origin of the Green Knight (written Greene Gome ie Man) as lying in the
ancient green man tradition.  It may or may not have its origins in the
green Osiris, but given the fact that all pagan religions heavily
emphasized fertility of earth, man and beast, I don't see why this point
should be doubted. There is no question that Sir Gawain and the Green
Knight deals with issues of sexual mores.  And yes, if inclusion in the
manuscript is not sufficient, the textual evidence regarding number of
verses and lines are compelling evidence of a single author.  I wasn't
aware that this had been questioned.  And I am unaware of any reason to
"rule out" Patience and Cleanliness.

> As to those standing henges ... I've been around much of Britain, and I
> still have to meet Obelix carting one around.  Other than StoneHenge.
> Please don't over-generalise.

Sorry, this was a typo for all over Europe, which should be extended to
the Middle East and Balkans as well as north and west Africa.

> > Venus and Adonis are evidence that Shakespeare was
> > familiar with the nature of pre Christian fertility religions.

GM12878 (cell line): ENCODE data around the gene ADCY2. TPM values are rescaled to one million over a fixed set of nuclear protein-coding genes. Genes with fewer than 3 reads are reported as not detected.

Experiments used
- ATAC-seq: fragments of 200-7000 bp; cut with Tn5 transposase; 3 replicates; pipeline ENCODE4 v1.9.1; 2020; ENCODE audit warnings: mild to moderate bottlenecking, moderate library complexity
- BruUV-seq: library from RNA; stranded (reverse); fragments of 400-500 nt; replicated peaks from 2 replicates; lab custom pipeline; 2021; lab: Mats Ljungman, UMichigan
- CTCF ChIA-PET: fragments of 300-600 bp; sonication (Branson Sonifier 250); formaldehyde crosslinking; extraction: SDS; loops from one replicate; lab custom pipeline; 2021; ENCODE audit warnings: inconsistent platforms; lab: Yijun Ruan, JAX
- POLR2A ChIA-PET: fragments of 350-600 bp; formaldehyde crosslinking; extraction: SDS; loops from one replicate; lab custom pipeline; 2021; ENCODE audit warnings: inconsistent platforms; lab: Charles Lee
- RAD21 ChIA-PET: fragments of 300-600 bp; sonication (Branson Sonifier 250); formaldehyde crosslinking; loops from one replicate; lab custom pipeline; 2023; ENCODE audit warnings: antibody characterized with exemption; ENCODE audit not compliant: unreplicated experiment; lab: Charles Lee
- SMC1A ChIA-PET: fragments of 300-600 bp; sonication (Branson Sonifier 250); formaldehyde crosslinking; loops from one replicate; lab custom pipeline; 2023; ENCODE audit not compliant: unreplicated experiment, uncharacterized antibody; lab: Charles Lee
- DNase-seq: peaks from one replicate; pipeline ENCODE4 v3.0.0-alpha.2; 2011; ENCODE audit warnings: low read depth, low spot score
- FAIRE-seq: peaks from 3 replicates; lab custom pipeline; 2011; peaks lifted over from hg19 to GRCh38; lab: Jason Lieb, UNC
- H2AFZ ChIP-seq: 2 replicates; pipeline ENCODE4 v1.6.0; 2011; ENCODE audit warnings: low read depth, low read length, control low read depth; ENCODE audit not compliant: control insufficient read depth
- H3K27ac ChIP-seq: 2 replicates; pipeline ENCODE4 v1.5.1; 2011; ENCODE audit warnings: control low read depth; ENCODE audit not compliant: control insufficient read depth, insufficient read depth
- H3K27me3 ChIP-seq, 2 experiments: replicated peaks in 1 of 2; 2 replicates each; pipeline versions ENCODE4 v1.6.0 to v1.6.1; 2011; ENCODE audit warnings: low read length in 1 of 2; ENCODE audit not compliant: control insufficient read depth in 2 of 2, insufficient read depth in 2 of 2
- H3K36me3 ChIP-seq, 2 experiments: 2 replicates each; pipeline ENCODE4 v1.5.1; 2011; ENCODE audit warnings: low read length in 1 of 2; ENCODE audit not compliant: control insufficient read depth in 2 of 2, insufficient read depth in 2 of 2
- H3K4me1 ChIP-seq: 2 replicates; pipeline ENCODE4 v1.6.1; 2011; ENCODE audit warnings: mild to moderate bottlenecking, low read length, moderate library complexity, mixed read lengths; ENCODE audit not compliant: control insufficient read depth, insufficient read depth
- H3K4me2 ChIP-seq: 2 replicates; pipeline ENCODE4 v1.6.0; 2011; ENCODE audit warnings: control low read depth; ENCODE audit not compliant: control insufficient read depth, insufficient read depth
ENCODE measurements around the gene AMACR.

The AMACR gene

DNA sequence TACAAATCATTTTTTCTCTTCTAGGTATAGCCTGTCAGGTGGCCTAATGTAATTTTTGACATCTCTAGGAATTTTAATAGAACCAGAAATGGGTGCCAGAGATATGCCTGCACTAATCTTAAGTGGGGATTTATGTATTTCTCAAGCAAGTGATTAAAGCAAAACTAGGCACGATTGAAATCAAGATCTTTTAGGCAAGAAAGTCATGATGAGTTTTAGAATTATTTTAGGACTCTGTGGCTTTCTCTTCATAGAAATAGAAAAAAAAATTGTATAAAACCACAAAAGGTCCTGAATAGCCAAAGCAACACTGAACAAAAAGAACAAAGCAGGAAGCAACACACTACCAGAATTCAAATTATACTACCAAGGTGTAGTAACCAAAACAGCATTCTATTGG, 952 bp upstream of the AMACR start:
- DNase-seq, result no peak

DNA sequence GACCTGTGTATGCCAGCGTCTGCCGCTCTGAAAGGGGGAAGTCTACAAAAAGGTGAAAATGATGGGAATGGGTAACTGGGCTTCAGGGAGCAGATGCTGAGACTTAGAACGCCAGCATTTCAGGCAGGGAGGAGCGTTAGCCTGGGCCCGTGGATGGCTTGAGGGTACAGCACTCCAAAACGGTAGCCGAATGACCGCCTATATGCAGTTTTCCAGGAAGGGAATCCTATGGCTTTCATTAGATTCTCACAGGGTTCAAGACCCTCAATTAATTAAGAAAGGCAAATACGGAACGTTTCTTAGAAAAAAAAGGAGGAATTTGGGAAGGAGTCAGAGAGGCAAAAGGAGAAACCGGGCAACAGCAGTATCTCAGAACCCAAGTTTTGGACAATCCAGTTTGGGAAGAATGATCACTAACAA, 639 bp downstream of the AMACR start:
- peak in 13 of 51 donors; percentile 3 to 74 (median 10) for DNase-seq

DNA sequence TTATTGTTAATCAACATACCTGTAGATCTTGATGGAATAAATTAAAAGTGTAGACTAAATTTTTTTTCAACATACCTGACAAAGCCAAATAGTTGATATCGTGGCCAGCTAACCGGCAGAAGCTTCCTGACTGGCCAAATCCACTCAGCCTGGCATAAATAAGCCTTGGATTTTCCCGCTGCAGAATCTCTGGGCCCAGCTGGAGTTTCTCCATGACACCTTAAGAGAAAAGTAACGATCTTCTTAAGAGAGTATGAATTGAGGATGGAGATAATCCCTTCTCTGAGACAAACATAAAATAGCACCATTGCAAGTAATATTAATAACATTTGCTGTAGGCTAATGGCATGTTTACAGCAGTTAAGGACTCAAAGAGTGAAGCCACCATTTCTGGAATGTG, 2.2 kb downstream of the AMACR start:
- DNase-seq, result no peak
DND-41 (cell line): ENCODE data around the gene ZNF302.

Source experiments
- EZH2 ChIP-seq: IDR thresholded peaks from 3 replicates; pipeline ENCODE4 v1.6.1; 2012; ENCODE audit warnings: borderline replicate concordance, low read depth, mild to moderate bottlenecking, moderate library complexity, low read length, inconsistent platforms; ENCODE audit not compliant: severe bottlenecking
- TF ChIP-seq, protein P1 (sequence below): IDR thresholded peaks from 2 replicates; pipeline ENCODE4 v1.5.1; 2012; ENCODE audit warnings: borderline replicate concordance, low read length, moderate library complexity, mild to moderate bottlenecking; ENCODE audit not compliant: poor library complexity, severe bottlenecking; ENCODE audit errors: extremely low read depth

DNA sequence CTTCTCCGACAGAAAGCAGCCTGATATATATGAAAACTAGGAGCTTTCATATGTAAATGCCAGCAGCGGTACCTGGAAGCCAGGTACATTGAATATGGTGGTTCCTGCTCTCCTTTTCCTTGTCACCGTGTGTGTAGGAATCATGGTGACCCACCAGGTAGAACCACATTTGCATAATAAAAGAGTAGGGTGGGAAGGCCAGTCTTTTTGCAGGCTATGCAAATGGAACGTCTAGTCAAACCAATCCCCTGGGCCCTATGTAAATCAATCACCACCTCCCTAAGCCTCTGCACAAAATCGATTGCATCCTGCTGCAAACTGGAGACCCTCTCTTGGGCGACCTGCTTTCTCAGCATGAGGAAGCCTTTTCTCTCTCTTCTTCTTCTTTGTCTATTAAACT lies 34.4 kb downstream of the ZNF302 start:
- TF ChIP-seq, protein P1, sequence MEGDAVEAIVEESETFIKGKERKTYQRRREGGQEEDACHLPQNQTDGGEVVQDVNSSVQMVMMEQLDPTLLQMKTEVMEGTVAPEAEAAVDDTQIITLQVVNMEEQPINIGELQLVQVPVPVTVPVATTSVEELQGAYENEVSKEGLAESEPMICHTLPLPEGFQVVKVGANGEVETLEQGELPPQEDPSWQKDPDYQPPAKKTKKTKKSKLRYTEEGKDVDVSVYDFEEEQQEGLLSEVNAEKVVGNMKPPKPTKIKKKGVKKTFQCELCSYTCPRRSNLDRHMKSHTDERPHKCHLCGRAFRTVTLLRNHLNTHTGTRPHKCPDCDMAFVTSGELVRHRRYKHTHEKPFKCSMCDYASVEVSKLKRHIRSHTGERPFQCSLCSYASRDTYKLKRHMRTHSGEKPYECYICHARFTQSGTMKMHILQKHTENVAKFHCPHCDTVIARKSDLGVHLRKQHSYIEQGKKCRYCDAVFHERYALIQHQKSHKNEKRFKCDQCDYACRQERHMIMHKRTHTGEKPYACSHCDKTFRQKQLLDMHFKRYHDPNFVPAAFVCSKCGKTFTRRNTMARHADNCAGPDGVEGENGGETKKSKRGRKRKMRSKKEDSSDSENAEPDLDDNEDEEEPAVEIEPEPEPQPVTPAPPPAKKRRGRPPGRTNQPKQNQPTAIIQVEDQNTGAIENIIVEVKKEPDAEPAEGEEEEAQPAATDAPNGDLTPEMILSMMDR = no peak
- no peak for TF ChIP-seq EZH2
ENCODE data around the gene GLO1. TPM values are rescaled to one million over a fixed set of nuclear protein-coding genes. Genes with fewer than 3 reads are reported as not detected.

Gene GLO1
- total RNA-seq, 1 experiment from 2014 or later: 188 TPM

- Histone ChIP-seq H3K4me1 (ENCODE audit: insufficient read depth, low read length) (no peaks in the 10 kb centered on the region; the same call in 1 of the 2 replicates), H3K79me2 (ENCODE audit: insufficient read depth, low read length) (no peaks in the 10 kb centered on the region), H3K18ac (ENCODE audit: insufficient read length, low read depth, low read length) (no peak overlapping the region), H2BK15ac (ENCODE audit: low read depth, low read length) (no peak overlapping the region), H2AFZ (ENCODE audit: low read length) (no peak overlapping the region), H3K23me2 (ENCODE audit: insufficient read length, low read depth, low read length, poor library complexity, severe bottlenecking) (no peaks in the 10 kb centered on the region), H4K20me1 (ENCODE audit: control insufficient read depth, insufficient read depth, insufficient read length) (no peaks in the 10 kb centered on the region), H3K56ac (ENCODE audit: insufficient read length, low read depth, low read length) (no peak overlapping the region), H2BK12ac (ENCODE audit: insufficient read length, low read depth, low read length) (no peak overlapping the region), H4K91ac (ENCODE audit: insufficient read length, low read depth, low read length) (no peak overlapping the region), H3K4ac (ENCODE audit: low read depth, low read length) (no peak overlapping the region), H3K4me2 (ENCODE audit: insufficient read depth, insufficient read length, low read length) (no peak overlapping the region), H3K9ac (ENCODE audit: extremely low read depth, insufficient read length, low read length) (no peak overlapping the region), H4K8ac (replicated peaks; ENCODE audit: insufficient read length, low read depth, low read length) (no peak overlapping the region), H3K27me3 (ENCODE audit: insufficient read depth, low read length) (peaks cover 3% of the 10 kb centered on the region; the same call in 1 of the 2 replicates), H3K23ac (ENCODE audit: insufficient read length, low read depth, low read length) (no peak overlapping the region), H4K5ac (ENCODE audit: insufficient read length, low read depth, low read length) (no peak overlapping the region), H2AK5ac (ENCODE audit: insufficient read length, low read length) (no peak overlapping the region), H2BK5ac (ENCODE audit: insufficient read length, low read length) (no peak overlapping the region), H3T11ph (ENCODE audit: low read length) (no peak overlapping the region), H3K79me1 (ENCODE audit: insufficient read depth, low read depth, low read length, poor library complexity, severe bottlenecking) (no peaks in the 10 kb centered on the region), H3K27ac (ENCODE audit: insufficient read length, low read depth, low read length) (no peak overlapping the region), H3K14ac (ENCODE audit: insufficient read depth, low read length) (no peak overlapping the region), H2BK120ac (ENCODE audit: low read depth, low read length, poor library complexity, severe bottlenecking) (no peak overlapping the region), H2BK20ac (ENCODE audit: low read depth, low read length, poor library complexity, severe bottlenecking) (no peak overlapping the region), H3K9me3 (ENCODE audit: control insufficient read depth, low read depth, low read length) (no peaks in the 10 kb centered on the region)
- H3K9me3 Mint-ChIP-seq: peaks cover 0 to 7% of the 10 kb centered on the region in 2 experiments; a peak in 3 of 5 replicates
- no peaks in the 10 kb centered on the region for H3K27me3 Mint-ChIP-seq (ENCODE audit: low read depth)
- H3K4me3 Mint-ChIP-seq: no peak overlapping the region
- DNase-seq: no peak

>
> If I could make the least sense of this, I'd deal with it.  As it is,
> given that the statement is a non-seqitur erected on an idiocy, I think
> I'll just leave it to make its point for itself.

The myth of Venus and Adonis is one of the oldest in Western culture.
The myth is usually interpreted as a fertility myth, as the upshot is
that Adonis must spend winter with Persephone under ground and summer
with Venus making him a symbol of the fertility of the earth.  Robert
Graves claims that his rites were orgiastic and that he is based on the
god Tammuz. The rites of both of both Venus and Adonis throughout
pre-Christian Europe (etc.) were purely fertility religions.
Shakespeare treats the characters as though he knows the story and what
it is about.  It's possible that he was not aware of the mythological
and ritualistic allusions of Ovid's poem.  However, taken together with
my other non sequiturs, it seems to qualify at least as evidence that he
understood them.  Evidence is not proof and was not offered as such.

So far what I've said has been called ignorance, idiocy, hilarity and
ineptness. I don't know how I merited such superlative language. I know
I've never used it myself on this list.  Statements like "I can't make
sense of this so it's idiocy" strike me as merely substituting insulting
language for actual refutation and I'm growing weary of it and of this
discussion.

As civil as I know how to be

Clifford